Announcement Archive

TDLC’s Structured Learning and Research Activities February 2018

Thursday, February 8th, 2018

story from Tokyo Development Learning Center

TDLC’s Structured Learning and Research Activities February 2018

TDLC is delivering various knowledge products in collaboration with Japanese and global partners as well as relevant teams and Global Practices in the World Bank. The materials document Japanese development approaches in specific thematic areas with the ultimate goal of applying them to Bank operations in developing countries.


Yokohama CC Report

Yokohama is the second largest and one of the youngest of Japan’s big cities.1 One of Japan’s first open ports, it was founded in the last years of the Shogunate (1859) as a concession to the European powers: close to the largest city and heart of power in Tokyo (then Edo), but not in that city itself. Since then its fate has been intertwined with Tokyo, even as it evolved its own identity. Japan’s railway net¬work began with the Tokyo-Yokohama line, financed by the only foreign loan taken out by the Meiji government. From the late 19th century through the 1930s, Yokohama grew into Japan’s largest port. Along with Kobe, it became a center of shipbuilding and heavy industry, as well as one of the first cities in Japan to invest in modern public goods, such as gas-lit street lights and suburban railways. Yokohama_CC_Report.pdf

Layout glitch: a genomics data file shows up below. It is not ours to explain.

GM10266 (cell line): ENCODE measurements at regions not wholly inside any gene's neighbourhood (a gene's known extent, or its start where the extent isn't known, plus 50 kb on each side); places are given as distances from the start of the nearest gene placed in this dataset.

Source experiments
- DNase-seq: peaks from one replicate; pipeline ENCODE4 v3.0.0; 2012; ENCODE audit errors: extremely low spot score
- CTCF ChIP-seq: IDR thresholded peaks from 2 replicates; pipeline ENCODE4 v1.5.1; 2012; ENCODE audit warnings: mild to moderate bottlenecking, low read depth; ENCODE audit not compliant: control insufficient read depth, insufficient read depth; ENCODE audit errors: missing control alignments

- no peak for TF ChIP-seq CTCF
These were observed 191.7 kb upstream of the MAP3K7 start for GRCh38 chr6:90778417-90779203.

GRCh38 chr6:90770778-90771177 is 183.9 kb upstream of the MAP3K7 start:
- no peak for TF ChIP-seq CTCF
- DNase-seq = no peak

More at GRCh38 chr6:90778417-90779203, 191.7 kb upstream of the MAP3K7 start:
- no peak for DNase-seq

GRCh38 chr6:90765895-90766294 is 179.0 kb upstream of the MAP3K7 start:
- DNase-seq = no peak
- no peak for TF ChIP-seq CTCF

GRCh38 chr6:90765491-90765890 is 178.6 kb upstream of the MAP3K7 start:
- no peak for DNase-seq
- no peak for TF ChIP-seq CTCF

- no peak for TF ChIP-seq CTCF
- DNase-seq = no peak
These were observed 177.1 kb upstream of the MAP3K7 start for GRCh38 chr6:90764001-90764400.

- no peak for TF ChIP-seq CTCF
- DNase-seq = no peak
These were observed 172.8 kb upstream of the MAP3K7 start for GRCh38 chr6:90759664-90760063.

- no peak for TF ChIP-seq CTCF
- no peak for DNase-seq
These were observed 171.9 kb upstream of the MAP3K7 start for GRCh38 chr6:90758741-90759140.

Kitakyushu Model Subsector: Interplay between Solid Waste and Urban Flood Risk

Kitakyushu Model

We are living in the era of rapid urbanization. Population influx into urban areas has exacerbated city capacities and services around the globe. Of its many challenges are urban flooding and solid waste management. Adequate capacity is often lacking in each sector, and the two interplay as solid waste accumulates and blocks existing drainage channels, resulting in inundation, damages, and public health concerns. The World Bank and the City of Kitakyushu (Kitakyushu), Japan has partnered to develop this model, which focuses on this interplay of solid waste and urban flood risk.Kitakyushu_Model_ENG.pdf